- Another area for action is Research and Development (R&D), given its impact on growth and jobs. In its Communication COM(2006) 728 of 22 November 2006 (see press release IP/06/1598 , MEMO/06/440 and the study published in 2004), the Commission examines a more effective use of tax incentives for R&D. The Communication clarifies the legal conditions arising from EU case law and sets out some basic principles and good practices for the design of such incentives. Member States are encouraged to improve the use and coordination of those tax measures. The Communication also offers Member States guidance on the main design options.
- The Commission, in its opinion to the Convention on the future of Europe (COM(2003) 548 final), expressed the belief that retaining unanimity for all taxation decisions makes it difficult to achieve the level of tax co-ordination necessary for Europe and made proposals for a move to qualified majority voting in certain tax areas. However, Member States did not agree to these qualified majority voting proposals.
- In addition, the Commission has started to make more use of non-binding approaches such as recommendations instead of legislative proposals where appropriate, as a way of making progress in the tax field. The route of closer co-operation between sub-groups of like-minded Member States is also being explored.
- The Commission has published regular statistical and economic analysis of the tax systems of the EU Member States with a view to providing information to Member States and the public on taxation trends in recent years.
- The Commission has also taken several steps in order to promote good governance in the tax area, i.e. transparency, exchange of information and fair tax competition, as outlined most recently in its Communication of 28 April 2009 (see the the 28/04/09 Communication on good governance (COM (2009) 201)). This Communication is designed to identify the particular EU contribution to good governance in the area of direct taxation, both within the EU and beyond. Agreements with as many third countries as possible on common principles of good governance in tax matters should help EU Member States and their partners to balance the need to protect their revenues and their social and public spending policies with the need to open up their economies so as to promote growth and jobs.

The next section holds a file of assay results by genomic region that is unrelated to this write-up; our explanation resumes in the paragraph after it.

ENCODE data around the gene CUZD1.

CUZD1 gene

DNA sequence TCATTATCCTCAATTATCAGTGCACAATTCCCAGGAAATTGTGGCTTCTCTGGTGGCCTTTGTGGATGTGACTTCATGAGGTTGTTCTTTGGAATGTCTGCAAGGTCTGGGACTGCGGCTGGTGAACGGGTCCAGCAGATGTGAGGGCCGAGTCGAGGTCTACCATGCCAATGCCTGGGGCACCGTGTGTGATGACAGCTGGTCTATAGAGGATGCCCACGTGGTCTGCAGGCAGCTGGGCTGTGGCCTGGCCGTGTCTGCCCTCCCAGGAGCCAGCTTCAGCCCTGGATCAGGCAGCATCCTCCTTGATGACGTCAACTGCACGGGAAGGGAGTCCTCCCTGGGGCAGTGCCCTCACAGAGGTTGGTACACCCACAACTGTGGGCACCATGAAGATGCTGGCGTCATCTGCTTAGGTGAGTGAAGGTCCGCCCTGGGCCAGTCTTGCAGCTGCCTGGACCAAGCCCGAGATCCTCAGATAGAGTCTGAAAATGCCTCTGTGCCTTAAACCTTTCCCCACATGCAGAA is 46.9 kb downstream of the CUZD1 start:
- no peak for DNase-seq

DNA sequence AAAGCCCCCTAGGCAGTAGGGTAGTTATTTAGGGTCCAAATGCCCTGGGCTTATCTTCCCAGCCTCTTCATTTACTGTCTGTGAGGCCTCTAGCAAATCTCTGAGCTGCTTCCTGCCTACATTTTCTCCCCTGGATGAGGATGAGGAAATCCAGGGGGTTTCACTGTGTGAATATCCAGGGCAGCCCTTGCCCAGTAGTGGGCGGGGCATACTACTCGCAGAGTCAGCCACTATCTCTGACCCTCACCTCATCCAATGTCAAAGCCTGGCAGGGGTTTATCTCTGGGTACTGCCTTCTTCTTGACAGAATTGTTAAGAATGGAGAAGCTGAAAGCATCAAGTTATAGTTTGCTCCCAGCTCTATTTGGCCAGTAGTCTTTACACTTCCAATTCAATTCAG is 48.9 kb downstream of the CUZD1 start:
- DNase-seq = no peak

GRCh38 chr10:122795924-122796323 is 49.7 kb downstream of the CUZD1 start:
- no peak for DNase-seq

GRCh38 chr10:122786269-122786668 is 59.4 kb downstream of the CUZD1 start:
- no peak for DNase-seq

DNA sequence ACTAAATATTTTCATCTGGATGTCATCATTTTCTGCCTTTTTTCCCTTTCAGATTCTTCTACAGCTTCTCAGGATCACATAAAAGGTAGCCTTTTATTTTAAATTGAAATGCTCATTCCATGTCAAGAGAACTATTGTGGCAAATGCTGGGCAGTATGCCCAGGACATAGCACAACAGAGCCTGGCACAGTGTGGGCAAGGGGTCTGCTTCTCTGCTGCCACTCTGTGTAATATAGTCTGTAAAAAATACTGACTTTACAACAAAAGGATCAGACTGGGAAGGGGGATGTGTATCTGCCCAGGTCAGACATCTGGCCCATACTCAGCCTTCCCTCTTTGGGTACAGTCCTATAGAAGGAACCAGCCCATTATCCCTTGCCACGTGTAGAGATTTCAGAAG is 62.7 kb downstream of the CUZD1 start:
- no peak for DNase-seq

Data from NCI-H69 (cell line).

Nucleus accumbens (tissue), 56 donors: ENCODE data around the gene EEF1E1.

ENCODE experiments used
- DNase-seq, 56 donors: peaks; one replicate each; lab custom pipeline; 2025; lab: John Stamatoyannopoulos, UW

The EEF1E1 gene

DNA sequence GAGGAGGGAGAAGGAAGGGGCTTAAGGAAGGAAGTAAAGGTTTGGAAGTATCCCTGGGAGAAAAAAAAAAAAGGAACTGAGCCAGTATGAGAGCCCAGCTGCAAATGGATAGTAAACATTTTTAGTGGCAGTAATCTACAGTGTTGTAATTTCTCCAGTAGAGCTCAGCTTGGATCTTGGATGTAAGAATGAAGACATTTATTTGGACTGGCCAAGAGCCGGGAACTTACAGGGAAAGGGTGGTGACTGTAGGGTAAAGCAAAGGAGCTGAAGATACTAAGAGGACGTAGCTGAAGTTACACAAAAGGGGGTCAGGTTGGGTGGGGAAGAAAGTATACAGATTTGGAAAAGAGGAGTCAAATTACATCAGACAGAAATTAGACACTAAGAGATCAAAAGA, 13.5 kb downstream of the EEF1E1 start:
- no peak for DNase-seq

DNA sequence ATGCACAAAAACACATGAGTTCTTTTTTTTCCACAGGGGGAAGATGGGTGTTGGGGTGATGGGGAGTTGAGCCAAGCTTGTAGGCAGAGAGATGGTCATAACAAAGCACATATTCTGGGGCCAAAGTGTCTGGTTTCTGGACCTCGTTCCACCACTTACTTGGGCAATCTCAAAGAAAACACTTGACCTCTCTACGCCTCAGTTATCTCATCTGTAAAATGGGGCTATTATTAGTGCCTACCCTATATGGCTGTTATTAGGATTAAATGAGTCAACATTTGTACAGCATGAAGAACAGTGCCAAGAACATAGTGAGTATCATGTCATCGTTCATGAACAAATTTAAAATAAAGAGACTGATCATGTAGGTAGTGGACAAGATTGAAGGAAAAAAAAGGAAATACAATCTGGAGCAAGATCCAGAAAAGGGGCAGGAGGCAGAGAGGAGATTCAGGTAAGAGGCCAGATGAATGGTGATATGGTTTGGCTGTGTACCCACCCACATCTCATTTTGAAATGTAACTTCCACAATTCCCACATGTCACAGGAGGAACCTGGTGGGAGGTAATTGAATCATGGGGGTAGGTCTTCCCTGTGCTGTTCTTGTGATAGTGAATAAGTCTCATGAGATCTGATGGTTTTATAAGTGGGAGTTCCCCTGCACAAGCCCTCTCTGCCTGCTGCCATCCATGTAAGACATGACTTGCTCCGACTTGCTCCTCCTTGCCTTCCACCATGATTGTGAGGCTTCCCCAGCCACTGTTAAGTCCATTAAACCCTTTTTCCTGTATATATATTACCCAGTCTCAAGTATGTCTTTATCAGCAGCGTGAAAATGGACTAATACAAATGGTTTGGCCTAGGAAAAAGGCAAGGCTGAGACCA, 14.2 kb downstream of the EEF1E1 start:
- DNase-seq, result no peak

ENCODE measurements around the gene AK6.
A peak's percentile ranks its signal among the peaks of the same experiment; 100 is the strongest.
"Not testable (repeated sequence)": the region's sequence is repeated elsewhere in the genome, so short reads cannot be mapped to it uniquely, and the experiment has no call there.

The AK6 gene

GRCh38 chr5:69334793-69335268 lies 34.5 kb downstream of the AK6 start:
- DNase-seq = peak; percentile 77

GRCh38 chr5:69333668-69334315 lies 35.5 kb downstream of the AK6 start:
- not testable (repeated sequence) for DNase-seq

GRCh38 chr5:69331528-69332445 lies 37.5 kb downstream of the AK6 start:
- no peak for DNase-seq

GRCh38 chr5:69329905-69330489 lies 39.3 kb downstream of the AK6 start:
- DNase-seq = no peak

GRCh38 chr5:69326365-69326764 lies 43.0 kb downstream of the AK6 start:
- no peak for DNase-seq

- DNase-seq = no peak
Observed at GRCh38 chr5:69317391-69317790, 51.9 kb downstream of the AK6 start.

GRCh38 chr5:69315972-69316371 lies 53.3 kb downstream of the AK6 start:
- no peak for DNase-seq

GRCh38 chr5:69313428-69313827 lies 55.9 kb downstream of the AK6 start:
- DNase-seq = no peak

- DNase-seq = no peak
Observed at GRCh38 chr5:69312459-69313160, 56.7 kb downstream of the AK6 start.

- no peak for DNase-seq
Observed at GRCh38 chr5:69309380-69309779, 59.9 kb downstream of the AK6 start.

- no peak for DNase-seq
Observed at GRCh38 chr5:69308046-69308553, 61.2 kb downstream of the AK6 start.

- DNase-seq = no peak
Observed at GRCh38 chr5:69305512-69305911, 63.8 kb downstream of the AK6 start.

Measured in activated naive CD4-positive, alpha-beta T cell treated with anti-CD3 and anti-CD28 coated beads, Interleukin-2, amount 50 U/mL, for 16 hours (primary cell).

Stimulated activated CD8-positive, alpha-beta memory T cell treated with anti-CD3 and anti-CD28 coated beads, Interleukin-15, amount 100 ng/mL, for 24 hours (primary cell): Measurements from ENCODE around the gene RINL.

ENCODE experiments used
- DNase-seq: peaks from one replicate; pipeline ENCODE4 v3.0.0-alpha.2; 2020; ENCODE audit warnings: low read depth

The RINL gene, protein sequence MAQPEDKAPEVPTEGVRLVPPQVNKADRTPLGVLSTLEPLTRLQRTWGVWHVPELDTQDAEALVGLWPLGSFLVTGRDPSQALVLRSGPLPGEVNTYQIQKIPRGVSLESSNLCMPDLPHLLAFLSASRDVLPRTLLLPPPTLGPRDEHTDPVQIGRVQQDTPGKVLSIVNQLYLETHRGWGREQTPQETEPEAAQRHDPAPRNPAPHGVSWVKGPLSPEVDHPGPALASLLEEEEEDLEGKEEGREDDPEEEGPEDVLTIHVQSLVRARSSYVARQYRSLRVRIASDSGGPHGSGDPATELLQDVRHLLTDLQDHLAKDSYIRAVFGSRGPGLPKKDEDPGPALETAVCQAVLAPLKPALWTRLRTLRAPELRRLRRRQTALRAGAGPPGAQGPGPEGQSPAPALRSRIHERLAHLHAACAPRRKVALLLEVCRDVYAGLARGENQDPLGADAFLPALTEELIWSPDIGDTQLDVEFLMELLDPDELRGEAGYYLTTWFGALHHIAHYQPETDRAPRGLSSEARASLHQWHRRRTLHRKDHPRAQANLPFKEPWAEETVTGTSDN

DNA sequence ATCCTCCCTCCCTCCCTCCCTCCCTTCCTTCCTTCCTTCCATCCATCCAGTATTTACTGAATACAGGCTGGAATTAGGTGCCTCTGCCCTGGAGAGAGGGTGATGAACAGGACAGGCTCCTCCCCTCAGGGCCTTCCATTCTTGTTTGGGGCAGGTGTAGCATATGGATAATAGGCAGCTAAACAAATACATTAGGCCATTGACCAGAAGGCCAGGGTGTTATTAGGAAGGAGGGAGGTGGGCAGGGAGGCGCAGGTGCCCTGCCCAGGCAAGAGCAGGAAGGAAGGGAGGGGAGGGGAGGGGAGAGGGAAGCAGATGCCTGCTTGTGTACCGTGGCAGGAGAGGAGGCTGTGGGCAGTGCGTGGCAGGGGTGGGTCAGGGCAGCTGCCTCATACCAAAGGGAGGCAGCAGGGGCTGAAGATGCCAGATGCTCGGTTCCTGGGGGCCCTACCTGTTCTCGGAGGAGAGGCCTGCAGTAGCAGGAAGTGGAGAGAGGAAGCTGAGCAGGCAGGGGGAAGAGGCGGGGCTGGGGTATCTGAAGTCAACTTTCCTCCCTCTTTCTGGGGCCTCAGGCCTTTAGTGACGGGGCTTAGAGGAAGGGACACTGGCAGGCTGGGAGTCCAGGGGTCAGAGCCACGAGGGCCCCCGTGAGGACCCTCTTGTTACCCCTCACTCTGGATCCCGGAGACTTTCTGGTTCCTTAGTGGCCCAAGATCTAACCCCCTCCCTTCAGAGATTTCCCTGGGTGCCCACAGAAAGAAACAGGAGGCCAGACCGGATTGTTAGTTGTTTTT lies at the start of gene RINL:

- The removal of tax obstacles in the area of financial services has gained importance as part of the development and implementation of the Commission's Financial Services Policy. The European Commission adopted a recommendation on 19 October 2009 that outlines how EU Member States could make it easier for investors resident in EU Member States to claim withholding tax relief on dividends, interest and other securities income received from other Member States. The recommendation also suggests measures to eliminate the tax barriers that financial institutions face in their securities investment activities while at the same time protecting tax revenues against errors or fraud. The recommendation is designed to provide guidance to Member States in how to ensure that procedures to verify entitlement to tax relief do not hinder the functioning of the Single Market. The recommendation is based on the (2006-2007) reports of the EU Clearing and Settlement Fiscal Compliance Experts' Group (FISCO) ( IP/07/1569 ), follows upon an extensive stakeholders' consultation and has been discussed on several occasions with the financial services industry and tax administrations in Member States.